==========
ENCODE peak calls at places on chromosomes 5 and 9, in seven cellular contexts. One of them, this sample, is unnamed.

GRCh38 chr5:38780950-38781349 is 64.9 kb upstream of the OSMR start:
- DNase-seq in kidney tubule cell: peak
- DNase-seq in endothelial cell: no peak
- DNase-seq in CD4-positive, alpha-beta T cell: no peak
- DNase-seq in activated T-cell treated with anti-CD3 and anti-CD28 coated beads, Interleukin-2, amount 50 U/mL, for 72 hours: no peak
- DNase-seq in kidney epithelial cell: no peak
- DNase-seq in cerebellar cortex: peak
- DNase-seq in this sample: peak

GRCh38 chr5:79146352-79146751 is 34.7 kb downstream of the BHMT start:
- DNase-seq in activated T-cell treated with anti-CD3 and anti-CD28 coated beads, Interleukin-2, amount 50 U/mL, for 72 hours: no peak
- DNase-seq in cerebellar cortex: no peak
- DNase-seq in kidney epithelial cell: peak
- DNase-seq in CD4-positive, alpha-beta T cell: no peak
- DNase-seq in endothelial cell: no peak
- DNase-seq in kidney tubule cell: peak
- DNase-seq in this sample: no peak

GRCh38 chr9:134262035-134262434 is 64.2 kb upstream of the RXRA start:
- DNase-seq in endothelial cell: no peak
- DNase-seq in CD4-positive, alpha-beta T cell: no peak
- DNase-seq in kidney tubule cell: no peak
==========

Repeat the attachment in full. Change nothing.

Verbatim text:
ENCODE peak calls at places on chromosomes 5 and 9, in seven cellular contexts. One of them, this sample, is unnamed.

GRCh38 chr5:38780950-38781349 is 64.9 kb upstream of the OSMR start:
- DNase-seq in kidney tubule cell: peak
- DNase-seq in endothelial cell: no peak
- DNase-seq in CD4-positive, alpha-beta T cell: no peak
- DNase-seq in activated T-cell treated with anti-CD3 and anti-CD28 coated beads, Interleukin-2, amount 50 U/mL, for 72 hours: no peak
- DNase-seq in kidney epithelial cell: no peak
- DNase-seq in cerebellar cortex: peak
- DNase-seq in this sample: peak

GRCh38 chr5:79146352-79146751 is 34.7 kb downstream of the BHMT start:
- DNase-seq in activated T-cell treated with anti-CD3 and anti-CD28 coated beads, Interleukin-2, amount 50 U/mL, for 72 hours: no peak
- DNase-seq in cerebellar cortex: no peak
- DNase-seq in kidney epithelial cell: peak
- DNase-seq in CD4-positive, alpha-beta T cell: no peak
- DNase-seq in endothelial cell: no peak
- DNase-seq in kidney tubule cell: peak
- DNase-seq in this sample: no peak

GRCh38 chr9:134262035-134262434 is 64.2 kb upstream of the RXRA start:
- DNase-seq in endothelial cell: no peak
- DNase-seq in CD4-positive, alpha-beta T cell: no peak
- DNase-seq in kidney tubule cell: no peak